I’m amazed and kind of impressed that there are still people out there who want to get into the web analytics business. After all, it’s not like there aren’t plenty of tools to choose from. And the challenges of making money from web analytics are well documented (by me, anyway). So I applaud Elie El Khoury and his team at Fusion Media Labs for their chutzpha in launching Woopra (if that’s not a naming decision driven by .com domain availability, I’ll eat my hat) at this relatively late stage in the game.
Before I go on, yes, I know we’re in the middle of launching our own, not-exactly-first-to-market web analytics service, but as I’ve explained elsewhere, if you want to be in the web analytics business today, you really need to be in some other related businesses as well to pay the bills, and to provide a compelling reason to use your app. So I shall be interested to see how Woopra is monetized (there’s no mention of pricing on the site as yet).
Elie’s background is in graphic design, which can be seen in the very shiny (and very Visual Sciences-esque) UI design. But what else is there to Woopra? The (hilarious) demo video (click the link before it’s replaced with something sensible) doesn’t give much away.
Well, Woopra seems mainly to be aimed at lower-volume (< 10,000 PIs/day) sites, principally blogs. And it focuses on providing very detailed, real-time data about on-site behavior. I have to say that I’m a bit of a skeptic about real-time data – it has the “wow” factor that helps to get people engaged with web analytics, but in all the years I’ve been in this industry I’ve only encountered one or two very specific cases where it could be genuinely useful, and even then, 20-minute old data would have been just as useful. Other features include real-time notifications and visitor tagging.
The most interesting (and alarming) aspect of Woopra, though (which is linked to the real-time component) is the ability to launch a live chat session with someone visiting your site; so if you’re watching someone blundering about the aisles of your virtual store, you can jump in and say “Hey! Looks like you’re lost. Can I help?”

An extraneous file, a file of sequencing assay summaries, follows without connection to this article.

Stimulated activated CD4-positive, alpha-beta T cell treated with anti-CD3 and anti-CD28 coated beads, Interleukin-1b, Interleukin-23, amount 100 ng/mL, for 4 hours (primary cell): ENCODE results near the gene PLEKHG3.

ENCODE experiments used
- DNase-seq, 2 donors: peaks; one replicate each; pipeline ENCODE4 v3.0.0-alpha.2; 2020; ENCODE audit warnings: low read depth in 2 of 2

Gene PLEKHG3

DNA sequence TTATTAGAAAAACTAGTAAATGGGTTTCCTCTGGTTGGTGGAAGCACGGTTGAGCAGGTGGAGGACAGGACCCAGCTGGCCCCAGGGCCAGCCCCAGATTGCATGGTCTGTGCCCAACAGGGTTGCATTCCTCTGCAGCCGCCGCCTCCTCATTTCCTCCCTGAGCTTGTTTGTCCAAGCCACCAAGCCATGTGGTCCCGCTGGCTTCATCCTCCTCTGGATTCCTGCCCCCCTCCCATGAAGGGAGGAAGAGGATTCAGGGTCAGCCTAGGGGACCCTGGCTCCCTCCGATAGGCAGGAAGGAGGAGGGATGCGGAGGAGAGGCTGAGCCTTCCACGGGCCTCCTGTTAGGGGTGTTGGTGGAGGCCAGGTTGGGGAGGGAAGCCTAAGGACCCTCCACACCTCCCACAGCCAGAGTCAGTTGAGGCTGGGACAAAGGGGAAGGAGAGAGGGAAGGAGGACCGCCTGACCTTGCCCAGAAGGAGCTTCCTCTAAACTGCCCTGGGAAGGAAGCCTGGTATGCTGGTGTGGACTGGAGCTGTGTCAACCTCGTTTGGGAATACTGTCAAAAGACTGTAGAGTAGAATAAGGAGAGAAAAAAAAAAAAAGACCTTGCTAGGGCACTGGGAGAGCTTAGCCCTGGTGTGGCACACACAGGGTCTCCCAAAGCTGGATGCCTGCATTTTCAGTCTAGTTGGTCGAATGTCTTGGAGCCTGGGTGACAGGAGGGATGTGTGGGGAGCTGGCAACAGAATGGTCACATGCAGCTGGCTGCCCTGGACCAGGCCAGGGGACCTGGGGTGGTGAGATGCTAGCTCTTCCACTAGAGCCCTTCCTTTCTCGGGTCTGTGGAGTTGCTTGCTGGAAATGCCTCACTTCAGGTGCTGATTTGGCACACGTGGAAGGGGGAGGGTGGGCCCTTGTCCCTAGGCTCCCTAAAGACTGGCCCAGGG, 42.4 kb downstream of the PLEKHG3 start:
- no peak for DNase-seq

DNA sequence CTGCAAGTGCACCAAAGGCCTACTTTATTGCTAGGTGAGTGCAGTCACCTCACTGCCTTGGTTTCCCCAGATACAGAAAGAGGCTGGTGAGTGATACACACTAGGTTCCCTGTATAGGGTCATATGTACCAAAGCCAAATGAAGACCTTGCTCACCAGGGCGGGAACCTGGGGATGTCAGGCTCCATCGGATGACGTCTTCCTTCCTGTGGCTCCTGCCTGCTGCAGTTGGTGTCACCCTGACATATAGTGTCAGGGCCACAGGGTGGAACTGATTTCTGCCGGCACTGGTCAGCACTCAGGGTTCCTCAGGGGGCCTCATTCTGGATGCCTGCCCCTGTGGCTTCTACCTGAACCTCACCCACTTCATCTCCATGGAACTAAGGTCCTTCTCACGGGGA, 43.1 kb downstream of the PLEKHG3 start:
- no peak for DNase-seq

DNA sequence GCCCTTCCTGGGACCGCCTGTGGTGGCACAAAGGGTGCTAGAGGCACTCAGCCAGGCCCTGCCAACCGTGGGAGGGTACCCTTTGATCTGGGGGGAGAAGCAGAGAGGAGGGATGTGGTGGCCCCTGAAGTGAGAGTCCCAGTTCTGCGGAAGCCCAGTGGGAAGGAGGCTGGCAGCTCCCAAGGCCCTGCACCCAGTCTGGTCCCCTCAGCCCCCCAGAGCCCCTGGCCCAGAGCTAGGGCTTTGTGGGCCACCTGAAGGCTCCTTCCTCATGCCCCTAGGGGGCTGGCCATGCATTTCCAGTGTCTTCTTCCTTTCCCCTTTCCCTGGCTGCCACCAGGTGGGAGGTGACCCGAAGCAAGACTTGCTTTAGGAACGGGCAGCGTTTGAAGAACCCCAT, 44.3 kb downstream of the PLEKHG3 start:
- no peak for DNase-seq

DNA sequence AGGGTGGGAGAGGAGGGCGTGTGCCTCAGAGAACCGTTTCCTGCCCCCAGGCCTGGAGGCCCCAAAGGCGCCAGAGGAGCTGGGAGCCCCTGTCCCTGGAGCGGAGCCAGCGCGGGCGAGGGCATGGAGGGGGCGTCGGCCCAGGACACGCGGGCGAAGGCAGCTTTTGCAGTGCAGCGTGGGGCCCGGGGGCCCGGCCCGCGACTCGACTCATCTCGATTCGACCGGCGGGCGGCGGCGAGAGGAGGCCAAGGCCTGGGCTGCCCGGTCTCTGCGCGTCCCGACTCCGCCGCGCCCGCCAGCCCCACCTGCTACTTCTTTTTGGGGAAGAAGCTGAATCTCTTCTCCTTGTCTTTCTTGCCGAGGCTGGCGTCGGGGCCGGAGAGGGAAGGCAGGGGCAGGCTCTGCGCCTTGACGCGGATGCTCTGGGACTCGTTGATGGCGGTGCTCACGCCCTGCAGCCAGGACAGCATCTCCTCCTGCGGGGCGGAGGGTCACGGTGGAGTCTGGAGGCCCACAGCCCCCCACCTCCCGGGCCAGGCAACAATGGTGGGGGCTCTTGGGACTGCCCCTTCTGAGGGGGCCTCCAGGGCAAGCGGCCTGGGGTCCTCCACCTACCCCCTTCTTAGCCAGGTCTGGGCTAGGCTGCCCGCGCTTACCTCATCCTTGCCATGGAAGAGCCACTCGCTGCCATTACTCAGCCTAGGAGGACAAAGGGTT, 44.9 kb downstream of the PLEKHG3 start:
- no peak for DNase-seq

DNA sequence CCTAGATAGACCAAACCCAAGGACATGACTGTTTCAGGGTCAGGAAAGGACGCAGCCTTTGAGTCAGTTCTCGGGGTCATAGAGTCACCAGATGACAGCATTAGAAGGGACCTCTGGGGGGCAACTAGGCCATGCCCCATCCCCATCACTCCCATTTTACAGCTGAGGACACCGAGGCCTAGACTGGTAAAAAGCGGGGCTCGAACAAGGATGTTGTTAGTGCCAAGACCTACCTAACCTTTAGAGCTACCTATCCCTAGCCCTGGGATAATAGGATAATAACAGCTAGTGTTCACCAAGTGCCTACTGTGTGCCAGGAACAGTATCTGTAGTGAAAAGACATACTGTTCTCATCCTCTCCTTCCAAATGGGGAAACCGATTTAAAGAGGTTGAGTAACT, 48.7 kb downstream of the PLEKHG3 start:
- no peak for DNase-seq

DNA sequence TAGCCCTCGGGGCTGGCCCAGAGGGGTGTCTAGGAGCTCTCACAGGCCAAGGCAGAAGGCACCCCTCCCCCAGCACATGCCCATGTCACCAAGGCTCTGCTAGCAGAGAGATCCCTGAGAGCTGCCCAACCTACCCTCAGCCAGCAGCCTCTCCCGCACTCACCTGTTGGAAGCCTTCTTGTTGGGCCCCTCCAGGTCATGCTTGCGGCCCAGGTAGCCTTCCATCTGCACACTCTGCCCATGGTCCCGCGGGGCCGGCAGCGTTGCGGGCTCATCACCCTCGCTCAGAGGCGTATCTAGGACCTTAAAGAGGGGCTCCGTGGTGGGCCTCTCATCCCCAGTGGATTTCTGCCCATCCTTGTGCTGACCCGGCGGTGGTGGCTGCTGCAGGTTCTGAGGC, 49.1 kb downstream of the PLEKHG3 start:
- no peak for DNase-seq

I can say in no uncertain terms that this would scare the bejesus out of me. It violates the (unwritten, unspoken) “pact” that exists between website users and owners; many users know at some level that their behavior is being tracked, but as long as that tracking doesn’t get too “scary” (e.g. receiving an e-mail just after visiting a site that lists all the things you looked at), they’re fairly comfortable. I predict that this feature will create significant discomfort for users; not to mention that it will be hard verging on impossible for a webmaster or site support person to monitor behavior accurately enough to actually justify jumping in and offering help. To be fair, the system does also allow the site user to initiate the chat, which is perfectly acceptable.
Reading this post back, I feel like a terrible old curmudgeon, criticizing this product – it has a kind of youthful enthusiasm to it that was once common in the industry but is now becoming less so as it matures (and now I can add condescending to my list of vices, too). I hope that Elie and his team can find a niche for it.